Saturday, April 01, 2006

Apple II Forever

Today is the 30th anniversary of Apple Computer, Inc., and to mark the occasion I cranked up my old Apple II -- more precisely, my Apple IIc. A successor to the original Apple II computer, which was released in 1977, the IIc came out in 1984. It cost $1,295 and came with a single 5 1/4" floppy disk drive, 128 kilobytes of RAM, and a cable that connected the computer to a television. A color monitor was $200 extra.

The IIc was meant to extend the life of the venerable Apple II technology, which had made the company's fortune. But there was something new with the IIc: unlike the original Apple II, the IIc came in a case that was sealed at the factory, and owners could not easily open it to install extra memory, expansion cards and so forth. The openness of the original Apple II's design was partly what made it so popular (especially with hobbyists and tinkerers), and IBM incorporated a similar openness into the design of its original PC -- which is why, to this day, it is still easy to pop open the case of just about any desktop Windows computer and install network cards, sound cards and so forth.

My recollection is that Apple cofounder Steve Jobs had always been uncomfortable with the openness of the Apple II. That is why Apple's Macintosh computers came in factory-sealed cases from the very beginning -- the original Mac also came out in 1984 -- and why, I suspect, the IIc did as well.

My IIc used to belong to my great aunt Edith, who I believe picked it up at a church bazaar. She gave it to my family, and it sat in a Nashville attic for about 15 years before I brought it to Wisconsin. If you know what Nashville attics are like in summer, you'll be as surprised as I was to learn that the old contraption still works just fine. That speaks well for Apple engineering.

Here are some pictures. I'm not sure what compels me to hook this thing up every now and then, but as Ereck demonstrates, it remains good for playing hangman.

Wednesday, March 29, 2006

Gig alert

You oughta know that on Sunday, April 2, I'll be performing a solo set at the Harmony Bar, 2201 Atwood Ave., as part of a benefit for Neighborhood Connections, which provides residential support to people with developmental disabilities.

Also appearing are the wonderful Cash Box Kings, Bruce Bollerud and George Gilbertson of the Goose Island Ramblers, and many others.

Showtime is 3 pm, and the cost is $10. More details here.
Question for longtime Madisonians

Why is the Willy Street Pub known familiarly as the Wisco?

Tuesday, March 28, 2006

So long, Buckaroo

I applaud the fond farewells to country legend Buck Owens, who died Saturday, except for one thing: Some are unironically citing "Hee Haw" as one of his great achievements. This upends somewhat the conventional wisdom, which is that it's a shame Owens will be remembered largely for "Hee Haw," and not for the pioneering Bakersfield country music he wrote and performed in the 1960s.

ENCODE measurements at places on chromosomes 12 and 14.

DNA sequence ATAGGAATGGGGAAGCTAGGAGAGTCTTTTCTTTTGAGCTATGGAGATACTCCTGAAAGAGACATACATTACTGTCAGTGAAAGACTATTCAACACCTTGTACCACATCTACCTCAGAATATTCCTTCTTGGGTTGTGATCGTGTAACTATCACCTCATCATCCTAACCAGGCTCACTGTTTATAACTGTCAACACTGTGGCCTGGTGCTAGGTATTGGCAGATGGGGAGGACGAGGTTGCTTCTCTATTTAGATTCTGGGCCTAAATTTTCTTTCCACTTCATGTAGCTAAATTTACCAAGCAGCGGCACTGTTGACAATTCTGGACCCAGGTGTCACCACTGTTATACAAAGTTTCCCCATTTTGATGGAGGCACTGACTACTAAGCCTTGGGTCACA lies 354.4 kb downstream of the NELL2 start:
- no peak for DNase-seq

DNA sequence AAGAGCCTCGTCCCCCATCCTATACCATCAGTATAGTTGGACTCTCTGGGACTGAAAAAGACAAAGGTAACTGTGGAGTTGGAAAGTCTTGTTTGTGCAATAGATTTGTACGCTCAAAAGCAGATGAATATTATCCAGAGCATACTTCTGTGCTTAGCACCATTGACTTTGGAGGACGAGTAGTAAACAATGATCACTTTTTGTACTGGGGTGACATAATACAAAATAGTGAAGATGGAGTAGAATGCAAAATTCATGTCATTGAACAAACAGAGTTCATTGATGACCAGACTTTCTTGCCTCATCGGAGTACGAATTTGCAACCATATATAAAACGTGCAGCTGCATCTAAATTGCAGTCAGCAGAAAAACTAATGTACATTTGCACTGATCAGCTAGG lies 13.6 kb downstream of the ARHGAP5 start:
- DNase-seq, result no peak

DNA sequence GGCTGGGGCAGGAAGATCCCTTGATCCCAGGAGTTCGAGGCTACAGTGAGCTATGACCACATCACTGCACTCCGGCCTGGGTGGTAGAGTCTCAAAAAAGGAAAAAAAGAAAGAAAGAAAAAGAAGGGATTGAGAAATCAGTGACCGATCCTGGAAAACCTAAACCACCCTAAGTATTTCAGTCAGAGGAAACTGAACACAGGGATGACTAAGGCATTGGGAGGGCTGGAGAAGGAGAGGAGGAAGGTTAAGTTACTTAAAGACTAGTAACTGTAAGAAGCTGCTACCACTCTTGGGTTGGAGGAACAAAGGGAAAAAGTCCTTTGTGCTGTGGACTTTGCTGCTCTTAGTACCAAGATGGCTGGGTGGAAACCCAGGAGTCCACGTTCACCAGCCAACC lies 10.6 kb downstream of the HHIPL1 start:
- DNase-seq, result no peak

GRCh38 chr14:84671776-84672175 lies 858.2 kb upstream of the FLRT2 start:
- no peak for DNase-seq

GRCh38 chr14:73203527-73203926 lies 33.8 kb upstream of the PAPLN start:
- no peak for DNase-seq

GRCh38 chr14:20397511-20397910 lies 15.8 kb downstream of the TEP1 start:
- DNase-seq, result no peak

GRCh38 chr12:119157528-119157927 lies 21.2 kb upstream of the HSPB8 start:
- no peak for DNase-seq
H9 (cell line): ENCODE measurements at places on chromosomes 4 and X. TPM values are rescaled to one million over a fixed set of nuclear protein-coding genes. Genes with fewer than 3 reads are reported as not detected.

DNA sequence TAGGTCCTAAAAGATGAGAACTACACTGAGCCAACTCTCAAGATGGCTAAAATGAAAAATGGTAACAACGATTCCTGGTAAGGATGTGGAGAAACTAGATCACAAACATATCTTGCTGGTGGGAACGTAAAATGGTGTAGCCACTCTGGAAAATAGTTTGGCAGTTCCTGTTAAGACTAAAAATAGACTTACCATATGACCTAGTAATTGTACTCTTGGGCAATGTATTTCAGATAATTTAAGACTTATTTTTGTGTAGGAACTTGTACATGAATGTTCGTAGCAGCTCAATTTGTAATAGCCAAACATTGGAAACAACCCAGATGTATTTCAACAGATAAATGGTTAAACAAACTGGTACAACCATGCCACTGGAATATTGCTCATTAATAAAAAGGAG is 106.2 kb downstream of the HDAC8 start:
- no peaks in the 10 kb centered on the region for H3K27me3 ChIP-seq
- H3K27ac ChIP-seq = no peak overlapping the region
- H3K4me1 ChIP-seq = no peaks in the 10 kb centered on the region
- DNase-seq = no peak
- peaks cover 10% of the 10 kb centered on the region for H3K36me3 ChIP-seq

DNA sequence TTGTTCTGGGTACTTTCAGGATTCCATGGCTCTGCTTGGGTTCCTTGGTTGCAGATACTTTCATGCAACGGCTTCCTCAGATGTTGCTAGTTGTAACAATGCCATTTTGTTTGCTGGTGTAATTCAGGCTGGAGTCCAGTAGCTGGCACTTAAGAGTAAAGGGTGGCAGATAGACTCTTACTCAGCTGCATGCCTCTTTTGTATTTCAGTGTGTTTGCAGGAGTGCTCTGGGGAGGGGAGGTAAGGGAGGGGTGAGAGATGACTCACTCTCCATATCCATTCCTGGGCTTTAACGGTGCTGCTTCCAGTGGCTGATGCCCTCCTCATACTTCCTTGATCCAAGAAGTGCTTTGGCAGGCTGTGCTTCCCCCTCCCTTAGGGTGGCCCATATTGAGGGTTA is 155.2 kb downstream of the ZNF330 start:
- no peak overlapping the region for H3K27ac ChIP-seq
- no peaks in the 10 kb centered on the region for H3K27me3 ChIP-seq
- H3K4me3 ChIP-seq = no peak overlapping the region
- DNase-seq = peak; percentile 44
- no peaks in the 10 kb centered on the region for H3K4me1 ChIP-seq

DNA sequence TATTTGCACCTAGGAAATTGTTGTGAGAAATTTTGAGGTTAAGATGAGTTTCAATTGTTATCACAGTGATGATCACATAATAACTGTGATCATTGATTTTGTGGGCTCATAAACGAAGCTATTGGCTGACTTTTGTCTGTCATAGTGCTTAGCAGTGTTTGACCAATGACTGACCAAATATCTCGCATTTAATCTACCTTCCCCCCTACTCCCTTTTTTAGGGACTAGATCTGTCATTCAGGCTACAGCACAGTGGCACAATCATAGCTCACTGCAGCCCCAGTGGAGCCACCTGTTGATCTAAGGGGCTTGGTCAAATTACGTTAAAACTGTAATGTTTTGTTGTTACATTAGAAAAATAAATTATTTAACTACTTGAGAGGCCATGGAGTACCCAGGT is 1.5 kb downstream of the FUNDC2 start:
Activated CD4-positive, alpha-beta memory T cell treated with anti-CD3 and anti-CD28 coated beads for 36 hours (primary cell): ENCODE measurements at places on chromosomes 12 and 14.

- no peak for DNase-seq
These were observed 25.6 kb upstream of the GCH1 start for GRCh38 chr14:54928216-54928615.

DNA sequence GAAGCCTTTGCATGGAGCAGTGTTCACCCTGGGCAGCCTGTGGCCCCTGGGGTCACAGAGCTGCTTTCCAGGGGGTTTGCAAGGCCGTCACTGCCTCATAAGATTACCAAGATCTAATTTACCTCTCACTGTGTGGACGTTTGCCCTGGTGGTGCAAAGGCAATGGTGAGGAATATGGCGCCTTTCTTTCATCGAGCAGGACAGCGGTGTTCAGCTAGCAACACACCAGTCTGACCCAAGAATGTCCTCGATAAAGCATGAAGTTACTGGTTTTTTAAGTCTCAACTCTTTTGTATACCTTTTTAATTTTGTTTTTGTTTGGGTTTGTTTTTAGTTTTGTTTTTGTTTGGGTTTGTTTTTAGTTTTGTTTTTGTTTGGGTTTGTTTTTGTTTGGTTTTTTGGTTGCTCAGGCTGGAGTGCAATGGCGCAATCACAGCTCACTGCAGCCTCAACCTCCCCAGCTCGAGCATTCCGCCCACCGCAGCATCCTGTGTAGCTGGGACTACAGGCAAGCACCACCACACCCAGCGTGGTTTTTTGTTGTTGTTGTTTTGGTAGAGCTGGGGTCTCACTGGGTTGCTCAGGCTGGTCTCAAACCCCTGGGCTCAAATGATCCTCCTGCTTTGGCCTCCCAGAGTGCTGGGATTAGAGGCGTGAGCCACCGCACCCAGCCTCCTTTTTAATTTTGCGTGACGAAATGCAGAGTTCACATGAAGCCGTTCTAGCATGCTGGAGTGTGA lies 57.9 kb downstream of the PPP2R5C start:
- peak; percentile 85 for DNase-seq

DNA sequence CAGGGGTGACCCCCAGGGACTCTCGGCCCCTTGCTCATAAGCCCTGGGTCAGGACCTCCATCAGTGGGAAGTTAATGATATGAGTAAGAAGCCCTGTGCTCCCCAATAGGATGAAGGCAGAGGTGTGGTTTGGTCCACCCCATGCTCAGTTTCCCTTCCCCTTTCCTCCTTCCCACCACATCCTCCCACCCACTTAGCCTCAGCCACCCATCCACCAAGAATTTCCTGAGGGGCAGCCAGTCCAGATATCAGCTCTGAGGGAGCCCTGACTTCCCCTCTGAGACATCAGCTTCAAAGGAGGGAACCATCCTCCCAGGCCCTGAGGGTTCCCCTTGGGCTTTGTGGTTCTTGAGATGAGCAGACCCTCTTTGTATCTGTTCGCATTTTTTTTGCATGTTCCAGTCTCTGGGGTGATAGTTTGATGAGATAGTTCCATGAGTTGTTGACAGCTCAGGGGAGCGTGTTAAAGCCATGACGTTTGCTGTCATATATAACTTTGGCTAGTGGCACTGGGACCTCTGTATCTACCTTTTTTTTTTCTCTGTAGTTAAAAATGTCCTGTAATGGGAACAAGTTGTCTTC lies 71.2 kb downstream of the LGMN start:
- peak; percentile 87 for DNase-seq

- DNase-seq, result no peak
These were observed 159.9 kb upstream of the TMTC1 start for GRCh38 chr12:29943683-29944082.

I happen to agree with the conventional wisdom. I can't deny that "Hee Haw" has its pleasures, but it was, let's face it, mediocre television at best. The music may have been good, often, thanks to Owens, but the show mostly dealt in unfortunate stereotypes of Southerners. Of course, unlike contemporary TV shows that did the same thing ("The Beverly Hillbillies," "Petticoat Junction"), at least "Hee Haw" was produced in the South by Southerners. But I'm not sure how mitigating that is. (When I was a kid in Nashville, I once went to a taping of "Hee Haw.")

Over the weekend, I watched as various news programs reported Owens' death. And the video clip I saw, over and over, was of him and "Hee Haw" co-host Roy Clark making bug eyes and exclaiming, "I'm a-pickin'!" "And I'm a-grinnin'!" Around them Nashville actors in overalls and straw hats bounced up and down. The performance seems undignified, unlike other video I saw this weekend of Owens from the 1960s, when he strummed a Telecaster and sang "Act Naturally."

I'm not sure how "Hee Haw" could have presented a more dignified image of the South, though. Readings by Robert Penn Warren?

All this brings to mind something Pauline Kael wrote about Alan Alda: "There is a price to be paid for being likable in a TV series week after week, year after year." Owens was goofy on "Hee Haw," week after week, year after year, and that has a way of obliterating our recollection of, for example, the tragic urgency of his 1965 hit "Cryin' Time," all two minutes and 29 seconds of it.

The paradox, of course, is that "Hee Haw" may be the only reason Owens is being hailed so widely at all. This is the power of the moving image: It makes personalities linger. And this is why we tend, collectively, not to remember famous stage actors like Alfred Lunt and Lynn Fontanne. Stage performances do not linger.

Seen in this light, Owens reminds me of Agnes Moorehead, who is instantly recognizable to several generations of Americans as Endora, the mother of Elizabeth Montgomery on "Bewitched." Moorehead took the role at age 64, decades after the crucial performances she did as part of Orson Welles' Mercury Theatre ensemble, on stage and radio, and in films. But it's Endora we remember.

That's not altogether a bad thing. Endora is one of the most indelible characters in television, and that surely is thanks to Moorehead's craft. And so at least everyone knows who Agnes Moorehead is, even if not for all the best reasons.

And likewise, everyone knows who Buck Owens is, perhaps thanks mostly to "Hee Haw." As well they should.

Sunday, March 26, 2006

Out and about

In the current Isthmus is the latest installment of my Nightlife column, wherein I report my impressions of roller derby, folk-music house concerts and the Palace Latin Club.